As the band’s album title states, we are ‘Living in Extraordinary Times,’ indeed. Album opener ‘Hank’ addresses US president Donald Trump directly. Calling him the “White fascist in the White House,” in a politically charged opener. Unfortunately, Tim Booth’s voice scrambler makes lyrics hard to decipher and ruins an otherwise interesting multiply-layered track. Booth’s falsetto at the end hardly improves things.
‘Coming Home (Part 2)’ may not live up to the classic 1989 original, but it makes for a decent companion piece. Booth gets personal about the impact touring can have on a family left at home. It’s big and brash and very James.
‘Leviathan’ continues in a similar vein with a vibe straight out of the 90’s indie charts; charts that James, of course dominated. “Fuckin’ love, before they drop the bomb, be sure we get enough,” urges a Californian dwelling Booth. He’s fearful for the future of the planet as the madness goes on around him.
Maybe this madness has inspired the band, because there seems to have been a desire to throw in everything including the kitchen sink into the making of this album.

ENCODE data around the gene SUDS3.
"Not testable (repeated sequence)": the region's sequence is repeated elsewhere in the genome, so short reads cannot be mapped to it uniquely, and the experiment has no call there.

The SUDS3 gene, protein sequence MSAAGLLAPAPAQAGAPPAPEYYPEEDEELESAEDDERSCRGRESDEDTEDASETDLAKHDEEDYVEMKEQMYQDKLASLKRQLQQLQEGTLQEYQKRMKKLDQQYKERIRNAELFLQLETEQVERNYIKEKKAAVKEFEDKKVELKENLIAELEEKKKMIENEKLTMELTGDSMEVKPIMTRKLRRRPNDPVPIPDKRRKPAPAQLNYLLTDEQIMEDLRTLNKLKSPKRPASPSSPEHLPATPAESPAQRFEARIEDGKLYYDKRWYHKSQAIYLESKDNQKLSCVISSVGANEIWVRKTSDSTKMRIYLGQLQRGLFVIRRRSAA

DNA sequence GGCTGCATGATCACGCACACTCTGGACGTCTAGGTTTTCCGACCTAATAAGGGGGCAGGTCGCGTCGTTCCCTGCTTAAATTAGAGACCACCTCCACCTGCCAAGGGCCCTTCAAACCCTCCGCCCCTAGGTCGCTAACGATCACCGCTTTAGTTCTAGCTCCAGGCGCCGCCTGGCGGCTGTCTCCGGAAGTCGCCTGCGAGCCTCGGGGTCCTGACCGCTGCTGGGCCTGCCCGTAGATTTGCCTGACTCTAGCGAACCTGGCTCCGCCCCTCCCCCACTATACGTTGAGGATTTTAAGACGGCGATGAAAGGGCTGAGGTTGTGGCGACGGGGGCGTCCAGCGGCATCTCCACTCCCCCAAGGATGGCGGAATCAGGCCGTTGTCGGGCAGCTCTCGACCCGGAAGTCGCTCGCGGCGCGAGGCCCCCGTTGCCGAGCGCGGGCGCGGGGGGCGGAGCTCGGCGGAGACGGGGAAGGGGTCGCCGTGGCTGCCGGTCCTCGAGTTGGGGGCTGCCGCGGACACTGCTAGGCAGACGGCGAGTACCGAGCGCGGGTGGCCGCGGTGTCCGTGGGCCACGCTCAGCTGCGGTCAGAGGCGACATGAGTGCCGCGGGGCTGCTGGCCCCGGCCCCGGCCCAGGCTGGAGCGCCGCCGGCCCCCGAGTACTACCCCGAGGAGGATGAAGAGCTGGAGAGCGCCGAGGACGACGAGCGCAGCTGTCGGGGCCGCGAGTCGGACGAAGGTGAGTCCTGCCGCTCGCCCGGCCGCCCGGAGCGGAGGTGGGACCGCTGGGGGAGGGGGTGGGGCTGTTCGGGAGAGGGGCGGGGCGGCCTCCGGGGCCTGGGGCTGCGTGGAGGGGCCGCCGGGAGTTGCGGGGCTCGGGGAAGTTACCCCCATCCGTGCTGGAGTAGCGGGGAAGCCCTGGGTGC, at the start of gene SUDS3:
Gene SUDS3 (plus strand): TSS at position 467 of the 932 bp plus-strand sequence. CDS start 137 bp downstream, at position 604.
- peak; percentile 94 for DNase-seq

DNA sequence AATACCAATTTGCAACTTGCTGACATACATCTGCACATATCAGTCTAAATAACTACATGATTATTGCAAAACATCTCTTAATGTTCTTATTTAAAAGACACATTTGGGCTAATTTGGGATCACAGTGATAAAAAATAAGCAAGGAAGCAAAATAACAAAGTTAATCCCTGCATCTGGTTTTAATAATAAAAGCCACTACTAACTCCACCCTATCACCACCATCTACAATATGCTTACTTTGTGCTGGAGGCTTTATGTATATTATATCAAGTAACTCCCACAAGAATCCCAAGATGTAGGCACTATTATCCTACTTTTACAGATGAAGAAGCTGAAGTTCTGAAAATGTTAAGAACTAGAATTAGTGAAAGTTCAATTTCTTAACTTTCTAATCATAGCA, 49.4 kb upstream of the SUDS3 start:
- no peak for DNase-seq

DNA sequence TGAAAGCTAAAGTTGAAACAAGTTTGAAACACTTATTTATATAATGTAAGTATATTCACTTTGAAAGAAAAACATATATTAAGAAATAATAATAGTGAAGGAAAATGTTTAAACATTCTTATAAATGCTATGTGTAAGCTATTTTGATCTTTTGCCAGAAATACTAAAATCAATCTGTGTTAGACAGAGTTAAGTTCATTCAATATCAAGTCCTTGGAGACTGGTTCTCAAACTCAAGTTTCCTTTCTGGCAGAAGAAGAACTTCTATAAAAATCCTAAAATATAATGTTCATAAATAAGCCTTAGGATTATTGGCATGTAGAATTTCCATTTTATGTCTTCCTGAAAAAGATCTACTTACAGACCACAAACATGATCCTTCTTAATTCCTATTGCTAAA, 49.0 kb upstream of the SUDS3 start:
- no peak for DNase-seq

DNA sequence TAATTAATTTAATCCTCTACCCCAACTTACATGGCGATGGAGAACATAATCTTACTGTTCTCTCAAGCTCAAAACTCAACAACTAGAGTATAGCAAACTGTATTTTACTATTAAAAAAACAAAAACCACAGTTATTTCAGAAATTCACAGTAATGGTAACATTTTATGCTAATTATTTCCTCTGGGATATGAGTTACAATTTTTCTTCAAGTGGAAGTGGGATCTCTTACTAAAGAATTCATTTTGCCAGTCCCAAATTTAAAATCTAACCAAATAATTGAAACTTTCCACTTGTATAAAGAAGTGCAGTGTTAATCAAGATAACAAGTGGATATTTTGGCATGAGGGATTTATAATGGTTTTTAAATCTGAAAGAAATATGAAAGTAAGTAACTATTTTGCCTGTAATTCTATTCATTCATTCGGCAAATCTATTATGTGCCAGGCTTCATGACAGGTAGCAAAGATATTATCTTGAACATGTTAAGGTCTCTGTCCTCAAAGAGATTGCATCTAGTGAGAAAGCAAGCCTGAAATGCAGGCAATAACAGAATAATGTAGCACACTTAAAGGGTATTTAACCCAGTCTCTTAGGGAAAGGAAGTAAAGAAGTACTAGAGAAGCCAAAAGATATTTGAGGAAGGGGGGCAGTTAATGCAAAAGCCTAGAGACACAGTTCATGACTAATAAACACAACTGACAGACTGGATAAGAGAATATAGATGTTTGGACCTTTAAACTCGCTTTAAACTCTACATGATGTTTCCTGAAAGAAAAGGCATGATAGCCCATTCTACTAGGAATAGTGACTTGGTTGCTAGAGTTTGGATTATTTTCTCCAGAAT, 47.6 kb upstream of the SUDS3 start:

The chaotic percussion of ‘Heads,’ just turns into a racket and so too does ‘Picture Of This Place.’ This is despite it starting off sounding like the Stone Roses playing Nintendo.
The title track meanwhile sees the band lifting riffs from The Smiths’ How Soon Is Now and Oasis’ Champagne Supernova. Bands that are James’ contemporaries and proteges.
And there’s the dilemma. Do they rely on old tricks, or try to reinvent the wheel? There’s a little too much of the latter for this album to truly work. Additionally Booth’s insistence on falsetto truly threatens to send it crashing into the bargain bins of a future that he is so rightfully fearful of.
That said, ‘Many Faces,’ is a highlight. A folksy intro brings a welcome respite and restraint from the over-the-top-production of the tracks that preceded it. It builds and evolves beautifully into a unifying sing along that’s up there with their best.